Lennon's doodles, drawings and nonsense poems to be sold in New York

LONDON Fri Mar 21, 2014 11:52pm IST

A member of Sotheby's staff looks at an illustration by John Lennon entitled 'Vote Here' at Sotheby's, London March 21, 2014. REUTERS/Paul Hackett

A member of Sotheby's staff looks at an illustration by John Lennon entitled 'Vote Here' at Sotheby's, London March 21, 2014.

Credit: Reuters/Paul Hackett



LONDON (Reuters) - The largest private collection of nonsense poems, doodles and comic drawings by the Beatles singer John Lennon will be sold in New York in June, auctioneer Sotheby's said on Friday.

Ranging from gibberish descriptions of Lennon's native city Liverpool, in northern England, to a drawing of a "National Health Cow" in an apparent jab at Britain's national health service, the collection reveals a lesser known side of the celebrated British singer, who was shot dead in 1980.

The drawings and original manuscripts are part of the collection of publisher Tom Maschler, creator of the prestigious literary award the Booker Prize, who published them in two books, "In His Own Write" (1964), and "A Spaniard in the Works" (1965).

The collection, named "You Might Well Arsk", has a pre-sale estimate of around 800,000 dollars over 89 lots, Sotheby's (BID.N) said.

The sale coincides with the 50th anniversary of the Beatles' first appearance in America on the Ed Sullivan show in 1964. Watched by 73 million Americans, it shot the band to stardom.

The drawings and poems all date back to the early 1960s at the height of 'Beatlemania', Sotheby's said.

One of the unpublished typescripts contains a reference to the record-breaking British band's first single "Love Me Do", released in 1962.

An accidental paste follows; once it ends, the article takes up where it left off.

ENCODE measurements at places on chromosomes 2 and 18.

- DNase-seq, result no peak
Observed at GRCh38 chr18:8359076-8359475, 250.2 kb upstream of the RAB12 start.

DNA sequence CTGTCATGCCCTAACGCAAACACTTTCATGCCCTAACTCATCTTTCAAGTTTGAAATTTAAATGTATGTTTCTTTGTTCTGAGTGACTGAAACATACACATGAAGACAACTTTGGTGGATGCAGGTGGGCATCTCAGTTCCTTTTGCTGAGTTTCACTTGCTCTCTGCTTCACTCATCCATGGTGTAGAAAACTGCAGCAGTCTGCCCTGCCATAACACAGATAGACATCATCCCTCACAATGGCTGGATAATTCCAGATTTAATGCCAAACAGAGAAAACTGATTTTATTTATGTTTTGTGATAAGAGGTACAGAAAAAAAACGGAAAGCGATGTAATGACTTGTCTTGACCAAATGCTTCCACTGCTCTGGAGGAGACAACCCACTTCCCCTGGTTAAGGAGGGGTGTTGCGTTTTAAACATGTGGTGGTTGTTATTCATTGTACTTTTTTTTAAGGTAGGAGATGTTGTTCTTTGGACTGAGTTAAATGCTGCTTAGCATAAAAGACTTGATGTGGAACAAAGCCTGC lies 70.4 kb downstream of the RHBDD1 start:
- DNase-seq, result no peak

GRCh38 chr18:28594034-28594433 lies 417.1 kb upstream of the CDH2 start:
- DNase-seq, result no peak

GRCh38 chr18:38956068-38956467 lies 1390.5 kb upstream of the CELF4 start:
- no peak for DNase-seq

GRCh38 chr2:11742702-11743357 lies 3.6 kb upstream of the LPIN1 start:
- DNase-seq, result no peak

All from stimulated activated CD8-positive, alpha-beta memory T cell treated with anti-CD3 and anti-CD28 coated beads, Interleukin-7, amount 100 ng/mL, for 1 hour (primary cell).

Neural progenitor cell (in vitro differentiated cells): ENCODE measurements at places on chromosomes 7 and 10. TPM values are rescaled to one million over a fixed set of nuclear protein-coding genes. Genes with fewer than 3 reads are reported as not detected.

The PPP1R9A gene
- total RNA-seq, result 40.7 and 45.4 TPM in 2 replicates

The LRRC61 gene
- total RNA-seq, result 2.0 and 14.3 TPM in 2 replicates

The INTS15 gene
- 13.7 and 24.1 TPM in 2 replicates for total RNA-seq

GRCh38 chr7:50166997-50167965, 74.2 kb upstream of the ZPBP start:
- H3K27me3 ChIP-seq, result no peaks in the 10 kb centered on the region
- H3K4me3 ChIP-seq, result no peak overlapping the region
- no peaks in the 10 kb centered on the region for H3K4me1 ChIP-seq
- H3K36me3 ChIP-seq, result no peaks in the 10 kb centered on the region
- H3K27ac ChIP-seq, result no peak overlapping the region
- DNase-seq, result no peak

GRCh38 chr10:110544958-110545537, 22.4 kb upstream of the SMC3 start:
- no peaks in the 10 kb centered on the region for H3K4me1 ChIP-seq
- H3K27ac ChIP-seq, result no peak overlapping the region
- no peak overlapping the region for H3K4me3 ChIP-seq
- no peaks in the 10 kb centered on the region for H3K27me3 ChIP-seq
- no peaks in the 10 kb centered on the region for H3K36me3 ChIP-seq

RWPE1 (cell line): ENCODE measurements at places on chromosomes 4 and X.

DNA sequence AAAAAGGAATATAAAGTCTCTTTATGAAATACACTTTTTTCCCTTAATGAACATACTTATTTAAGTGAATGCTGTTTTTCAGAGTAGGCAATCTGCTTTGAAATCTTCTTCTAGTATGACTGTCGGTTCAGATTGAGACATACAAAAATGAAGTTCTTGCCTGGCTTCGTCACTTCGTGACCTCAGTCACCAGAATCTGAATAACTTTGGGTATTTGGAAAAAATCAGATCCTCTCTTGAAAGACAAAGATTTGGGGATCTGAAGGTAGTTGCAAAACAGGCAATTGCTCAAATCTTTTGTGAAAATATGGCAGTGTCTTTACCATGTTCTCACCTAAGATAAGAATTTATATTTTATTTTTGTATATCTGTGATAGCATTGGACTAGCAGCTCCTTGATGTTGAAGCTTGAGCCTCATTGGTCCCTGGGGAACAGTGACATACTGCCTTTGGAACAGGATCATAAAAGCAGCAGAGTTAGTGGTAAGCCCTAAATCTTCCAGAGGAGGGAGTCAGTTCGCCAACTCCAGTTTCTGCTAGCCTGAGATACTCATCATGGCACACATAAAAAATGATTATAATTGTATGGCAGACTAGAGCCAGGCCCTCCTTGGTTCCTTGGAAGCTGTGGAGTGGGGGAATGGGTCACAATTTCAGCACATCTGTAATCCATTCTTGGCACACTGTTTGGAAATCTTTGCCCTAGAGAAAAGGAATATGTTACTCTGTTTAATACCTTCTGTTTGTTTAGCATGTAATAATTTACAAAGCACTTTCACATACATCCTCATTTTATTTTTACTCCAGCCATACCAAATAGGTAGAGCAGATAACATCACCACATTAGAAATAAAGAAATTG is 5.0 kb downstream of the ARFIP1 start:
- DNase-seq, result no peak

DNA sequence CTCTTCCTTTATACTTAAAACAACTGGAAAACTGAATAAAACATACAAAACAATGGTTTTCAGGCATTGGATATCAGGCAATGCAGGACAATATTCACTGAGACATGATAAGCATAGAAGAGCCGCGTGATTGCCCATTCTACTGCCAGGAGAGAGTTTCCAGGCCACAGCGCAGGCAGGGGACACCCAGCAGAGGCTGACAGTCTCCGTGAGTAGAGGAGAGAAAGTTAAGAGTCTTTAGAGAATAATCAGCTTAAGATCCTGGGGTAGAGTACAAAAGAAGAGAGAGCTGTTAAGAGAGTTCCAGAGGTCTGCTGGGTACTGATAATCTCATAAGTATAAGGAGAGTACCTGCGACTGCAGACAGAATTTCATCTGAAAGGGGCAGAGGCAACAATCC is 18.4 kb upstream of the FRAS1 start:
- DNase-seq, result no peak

"The Beatles (a band) hab jud make a regord ... a song they whripe themselves called 'Lub Me Jew'", Lennon wrote in his characteristic gibberish style.

"It's very much like Lewis Carroll. 'Alice's Adventures in Wonderland' and 'Through the Looking Glass' were two of Lennon's favourite books from childhood and he read them on a yearly basis," said Philip Errington, director of printed books and manuscripts at Sotheby's.

"It is gibberish, it is gobbledygook, and yet it's funny, it's humorous verse."

Not everyone was as convinced of their literary value. In a parliamentary debate in 1964, a Conservative politician, Charles Curran, used Lennon's nonsense verse to attack Britain's education standards.

"He (Lennon) is in a state of pathetic near-literacy," Curran said. "He seems to have picked up bits of Tennyson, Browning and Robert Louis Stevenson while listening with one ear to the football results on the wireless."

Maschler tracked Lennon down at a concert after coming across the drawings and writings in 1962 and convinced him to make a book out of them.

The New York sale will take place on June 4.

(Reporting by Julia Fioretti)

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